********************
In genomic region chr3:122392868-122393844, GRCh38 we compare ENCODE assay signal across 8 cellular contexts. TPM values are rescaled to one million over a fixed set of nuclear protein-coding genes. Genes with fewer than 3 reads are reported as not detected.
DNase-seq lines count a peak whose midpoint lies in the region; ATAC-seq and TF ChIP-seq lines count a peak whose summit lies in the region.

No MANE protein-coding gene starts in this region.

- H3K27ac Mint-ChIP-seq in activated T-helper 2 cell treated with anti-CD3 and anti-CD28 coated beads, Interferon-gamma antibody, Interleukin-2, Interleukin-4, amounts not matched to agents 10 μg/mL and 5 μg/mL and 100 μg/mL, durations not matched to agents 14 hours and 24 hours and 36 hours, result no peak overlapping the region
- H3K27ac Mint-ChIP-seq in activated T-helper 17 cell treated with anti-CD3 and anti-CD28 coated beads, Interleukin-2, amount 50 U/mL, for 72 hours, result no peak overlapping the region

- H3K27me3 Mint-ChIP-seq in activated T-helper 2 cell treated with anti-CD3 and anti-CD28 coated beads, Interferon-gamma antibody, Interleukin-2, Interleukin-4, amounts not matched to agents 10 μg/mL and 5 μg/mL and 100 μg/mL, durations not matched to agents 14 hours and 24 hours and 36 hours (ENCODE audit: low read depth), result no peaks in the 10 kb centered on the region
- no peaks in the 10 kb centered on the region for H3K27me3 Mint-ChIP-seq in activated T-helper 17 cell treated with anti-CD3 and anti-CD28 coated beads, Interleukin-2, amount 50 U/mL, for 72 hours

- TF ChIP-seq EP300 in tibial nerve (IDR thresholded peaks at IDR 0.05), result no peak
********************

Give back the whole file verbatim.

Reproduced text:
In genomic region chr3:122392868-122393844, GRCh38 we compare ENCODE assay signal across 8 cellular contexts. TPM values are rescaled to one million over a fixed set of nuclear protein-coding genes. Genes with fewer than 3 reads are reported as not detected.
DNase-seq lines count a peak whose midpoint lies in the region; ATAC-seq and TF ChIP-seq lines count a peak whose summit lies in the region.

No MANE protein-coding gene starts in this region.

- H3K27ac Mint-ChIP-seq in activated T-helper 2 cell treated with anti-CD3 and anti-CD28 coated beads, Interferon-gamma antibody, Interleukin-2, Interleukin-4, amounts not matched to agents 10 μg/mL and 5 μg/mL and 100 μg/mL, durations not matched to agents 14 hours and 24 hours and 36 hours, result no peak overlapping the region
- H3K27ac Mint-ChIP-seq in activated T-helper 17 cell treated with anti-CD3 and anti-CD28 coated beads, Interleukin-2, amount 50 U/mL, for 72 hours, result no peak overlapping the region

- H3K27me3 Mint-ChIP-seq in activated T-helper 2 cell treated with anti-CD3 and anti-CD28 coated beads, Interferon-gamma antibody, Interleukin-2, Interleukin-4, amounts not matched to agents 10 μg/mL and 5 μg/mL and 100 μg/mL, durations not matched to agents 14 hours and 24 hours and 36 hours (ENCODE audit: low read depth), result no peaks in the 10 kb centered on the region
- no peaks in the 10 kb centered on the region for H3K27me3 Mint-ChIP-seq in activated T-helper 17 cell treated with anti-CD3 and anti-CD28 coated beads, Interleukin-2, amount 50 U/mL, for 72 hours

- TF ChIP-seq EP300 in tibial nerve (IDR thresholded peaks at IDR 0.05), result no peak